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Retirement Security in an Aging Society

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  • James M. Poterba

Abstract

The share of the U.S. population over the age of 65 was 8.1 percent in 1950, 12.4 percent in 2000, and is projected to reach 20.9 percent by 2050. The percent over 85 is projected to more than double from current levels, reaching 4.2 percent by mid-century. The aging of the U.S. population makes issues of retirement security increasingly important. Elderly individuals exhibit wide disparities in their sources of income. For those in the bottom half of the income distribution, Social Security is the most important source of support; program changes would directly affect their well-being. Income from private pensions, assets, and earnings are relatively more important for higher-income elderly individuals, who have more diverse income sources. The trend from private sector defined benefit to defined contribution pension plans has shifted a greater share of the responsibility for retirement security to individuals, and made that security more dependent on choices they make. A significant subset of the population is unlikely to be able to sustain their standard of living in retirement without higher pre-retirement saving.

Suggested Citation

  • James M. Poterba, 2014. "Retirement Security in an Aging Society," NBER Working Papers 19930, National Bureau of Economic Research, Inc.
  • Handle: RePEc:nbr:nberwo:19930
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    3. Victor Stango & Jonathan Zinman, 2019. "We Are All Behavioral, More or Less: Measuring and Using Consumer-Level Behavioral Sufficient Statistics," Working Papers 19-14, Federal Reserve Bank of Philadelphia.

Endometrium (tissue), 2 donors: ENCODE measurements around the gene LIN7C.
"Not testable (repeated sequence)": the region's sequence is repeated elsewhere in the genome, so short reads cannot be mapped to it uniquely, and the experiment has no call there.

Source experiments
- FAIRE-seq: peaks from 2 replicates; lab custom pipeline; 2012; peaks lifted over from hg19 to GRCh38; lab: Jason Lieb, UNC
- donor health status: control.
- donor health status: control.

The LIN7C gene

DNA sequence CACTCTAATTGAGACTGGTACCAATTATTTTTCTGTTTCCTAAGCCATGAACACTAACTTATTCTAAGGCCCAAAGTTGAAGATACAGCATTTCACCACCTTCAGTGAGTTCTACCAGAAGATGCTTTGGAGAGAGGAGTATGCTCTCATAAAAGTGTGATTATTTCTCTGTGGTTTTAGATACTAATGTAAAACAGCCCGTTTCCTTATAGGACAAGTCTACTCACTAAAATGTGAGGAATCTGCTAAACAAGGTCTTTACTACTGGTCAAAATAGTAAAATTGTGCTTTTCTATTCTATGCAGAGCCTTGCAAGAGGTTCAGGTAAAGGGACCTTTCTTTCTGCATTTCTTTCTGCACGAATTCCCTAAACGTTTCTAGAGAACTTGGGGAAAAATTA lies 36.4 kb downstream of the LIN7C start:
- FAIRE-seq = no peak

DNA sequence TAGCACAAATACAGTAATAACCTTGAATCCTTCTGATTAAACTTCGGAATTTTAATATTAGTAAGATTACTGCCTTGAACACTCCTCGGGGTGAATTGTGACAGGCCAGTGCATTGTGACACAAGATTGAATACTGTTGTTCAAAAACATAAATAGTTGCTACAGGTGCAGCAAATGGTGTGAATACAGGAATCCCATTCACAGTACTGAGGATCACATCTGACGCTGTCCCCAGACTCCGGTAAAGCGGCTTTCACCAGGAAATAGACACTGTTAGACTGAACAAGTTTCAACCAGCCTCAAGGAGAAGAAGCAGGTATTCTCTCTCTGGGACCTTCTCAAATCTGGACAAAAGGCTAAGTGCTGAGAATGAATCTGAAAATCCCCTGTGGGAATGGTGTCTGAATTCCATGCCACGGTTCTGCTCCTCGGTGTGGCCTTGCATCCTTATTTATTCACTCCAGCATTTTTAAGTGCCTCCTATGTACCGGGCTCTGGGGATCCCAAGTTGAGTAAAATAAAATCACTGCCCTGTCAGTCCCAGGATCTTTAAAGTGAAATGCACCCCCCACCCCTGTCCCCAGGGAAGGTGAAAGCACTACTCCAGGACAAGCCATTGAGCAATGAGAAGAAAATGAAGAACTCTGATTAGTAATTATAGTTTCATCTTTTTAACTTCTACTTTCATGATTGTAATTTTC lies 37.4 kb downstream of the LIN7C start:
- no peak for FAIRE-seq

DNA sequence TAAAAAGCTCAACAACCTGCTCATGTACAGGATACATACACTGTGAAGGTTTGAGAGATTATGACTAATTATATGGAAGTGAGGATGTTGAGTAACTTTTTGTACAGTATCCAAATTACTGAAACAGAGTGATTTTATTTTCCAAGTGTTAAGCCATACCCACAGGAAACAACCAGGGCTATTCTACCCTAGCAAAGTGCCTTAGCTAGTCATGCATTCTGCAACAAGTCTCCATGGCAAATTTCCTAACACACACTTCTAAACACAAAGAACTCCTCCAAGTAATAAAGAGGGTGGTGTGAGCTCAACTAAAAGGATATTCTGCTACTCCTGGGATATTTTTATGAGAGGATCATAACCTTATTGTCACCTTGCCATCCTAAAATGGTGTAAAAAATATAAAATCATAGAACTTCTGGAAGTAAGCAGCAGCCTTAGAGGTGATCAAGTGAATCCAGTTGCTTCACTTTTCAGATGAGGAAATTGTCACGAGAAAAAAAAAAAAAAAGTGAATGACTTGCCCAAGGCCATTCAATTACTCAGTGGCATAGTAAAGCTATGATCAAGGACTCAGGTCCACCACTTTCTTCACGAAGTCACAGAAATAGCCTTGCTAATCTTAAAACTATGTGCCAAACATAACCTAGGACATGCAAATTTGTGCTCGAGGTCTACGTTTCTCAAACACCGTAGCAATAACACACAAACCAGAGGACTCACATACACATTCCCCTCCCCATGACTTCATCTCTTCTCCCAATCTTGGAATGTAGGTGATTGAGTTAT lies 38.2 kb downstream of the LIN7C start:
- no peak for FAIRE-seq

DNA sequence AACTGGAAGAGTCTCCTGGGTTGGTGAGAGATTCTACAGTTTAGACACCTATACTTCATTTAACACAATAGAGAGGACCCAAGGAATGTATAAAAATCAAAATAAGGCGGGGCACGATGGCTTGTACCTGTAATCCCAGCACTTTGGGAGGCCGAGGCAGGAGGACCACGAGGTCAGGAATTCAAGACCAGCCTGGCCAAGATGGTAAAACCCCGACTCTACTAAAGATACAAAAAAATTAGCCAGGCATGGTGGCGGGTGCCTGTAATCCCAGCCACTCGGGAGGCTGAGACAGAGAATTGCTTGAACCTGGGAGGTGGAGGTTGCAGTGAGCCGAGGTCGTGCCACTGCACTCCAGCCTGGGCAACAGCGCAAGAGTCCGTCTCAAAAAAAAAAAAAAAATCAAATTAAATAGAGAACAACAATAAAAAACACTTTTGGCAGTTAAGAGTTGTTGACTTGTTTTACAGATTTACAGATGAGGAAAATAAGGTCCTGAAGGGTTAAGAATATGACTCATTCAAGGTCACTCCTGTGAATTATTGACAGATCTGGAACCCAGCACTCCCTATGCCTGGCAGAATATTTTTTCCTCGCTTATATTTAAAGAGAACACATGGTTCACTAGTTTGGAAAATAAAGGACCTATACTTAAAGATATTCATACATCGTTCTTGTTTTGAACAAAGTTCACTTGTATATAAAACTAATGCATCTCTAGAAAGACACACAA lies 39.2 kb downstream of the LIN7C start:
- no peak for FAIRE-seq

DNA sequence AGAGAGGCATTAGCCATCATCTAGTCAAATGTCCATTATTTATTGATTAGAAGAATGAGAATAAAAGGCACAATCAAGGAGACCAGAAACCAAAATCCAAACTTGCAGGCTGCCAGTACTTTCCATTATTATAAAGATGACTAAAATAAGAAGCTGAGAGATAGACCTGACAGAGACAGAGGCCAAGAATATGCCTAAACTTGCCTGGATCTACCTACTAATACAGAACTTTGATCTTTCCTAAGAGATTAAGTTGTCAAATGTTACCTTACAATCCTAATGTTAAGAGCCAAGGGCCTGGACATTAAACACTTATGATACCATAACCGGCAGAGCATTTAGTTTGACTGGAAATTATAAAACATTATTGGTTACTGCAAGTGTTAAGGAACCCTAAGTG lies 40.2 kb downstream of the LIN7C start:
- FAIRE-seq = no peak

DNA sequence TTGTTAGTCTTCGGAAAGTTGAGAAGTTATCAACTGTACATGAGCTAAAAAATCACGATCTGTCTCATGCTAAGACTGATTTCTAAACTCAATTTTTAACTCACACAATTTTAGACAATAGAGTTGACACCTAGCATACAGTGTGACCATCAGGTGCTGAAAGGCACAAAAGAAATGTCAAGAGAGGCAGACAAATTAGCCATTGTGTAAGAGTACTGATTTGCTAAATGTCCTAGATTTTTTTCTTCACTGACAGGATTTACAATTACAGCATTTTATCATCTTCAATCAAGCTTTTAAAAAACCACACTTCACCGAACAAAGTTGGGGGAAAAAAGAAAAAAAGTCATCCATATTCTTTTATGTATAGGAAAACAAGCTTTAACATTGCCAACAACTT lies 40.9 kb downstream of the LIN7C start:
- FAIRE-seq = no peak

4. Raj Chetty, 2015. "Behavioral Economics and Public Policy: A Pragmatic Perspective," American Economic Review, American Economic Association, vol. 105(5), pages 1-33, May.
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    6. Raimond Maurer & Olivia S. Mitchell & Ralph Rogalla & Tatjana Schimetschek, 2021. "Optimal social security claiming behavior under lump sum incentives: Theory and evidence," Journal of Risk & Insurance, The American Risk and Insurance Association, vol. 88(1), pages 5-27, March.
    7. Chen, Guodong & Lee, Minjoon & Nam, Tong-yob, 2020. "Forced retirement risk and portfolio choice," Journal of Empirical Finance, Elsevier, vol. 58(C), pages 293-315.
    8. William G. Gale & Hilary Gelfond & Jason J. Fichtner & Benjamin H. Harris, 2021. "The Wealth of Generations, With Special Attention to the Millennials," NBER Chapters, in: Measuring Distribution and Mobility of Income and Wealth, National Bureau of Economic Research, Inc.
    9. Victor Stango & Joanne Yoong & Jonathan Zinman, 2017. "The Quest for Parsimony in Behavioral Economics: New Methods and Evidence on Three Fronts," NBER Working Papers 23057, National Bureau of Economic Research, Inc.
    10. Alexandra Spicer & Olena Stavrunova & Susan Thorp, 2016. "How Portfolios Evolve after Retirement: Evidence from Australia," The Economic Record, The Economic Society of Australia, vol. 92(297), pages 241-267, June.
    11. David N. Weil, 2015. "Capital and Wealth in the Twenty-First Century," American Economic Review, American Economic Association, vol. 105(5), pages 34-37, May.
    12. John Ameriks & Andrew Caplin & Minjoon Lee & Matthew D. Shapiro & Christopher Tonetti, 2015. "The Wealth of Wealthholders," NBER Working Papers 20972, National Bureau of Economic Research, Inc.
    13. Gale, William & Gelfond, Hilary & Fichtner, Jason, 2018. "How Will Retirement Saving Change by 2050? Prospects for the Millennial Generation," MPRA Paper 99196, University Library of Munich, Germany.

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    More about this item

    JEL classification:

    • E21 - Macroeconomics and Monetary Economics - - Consumption, Saving, Production, Employment, and Investment - - - Consumption; Saving; Wealth
    • G11 - Financial Economics - - General Financial Markets - - - Portfolio Choice; Investment Decisions
    • H55 - Public Economics - - National Government Expenditures and Related Policies - - - Social Security and Public Pensions
    • J14 - Labor and Demographic Economics - - Demographic Economics - - - Economics of the Elderly; Economics of the Handicapped; Non-Labor Market Discrimination

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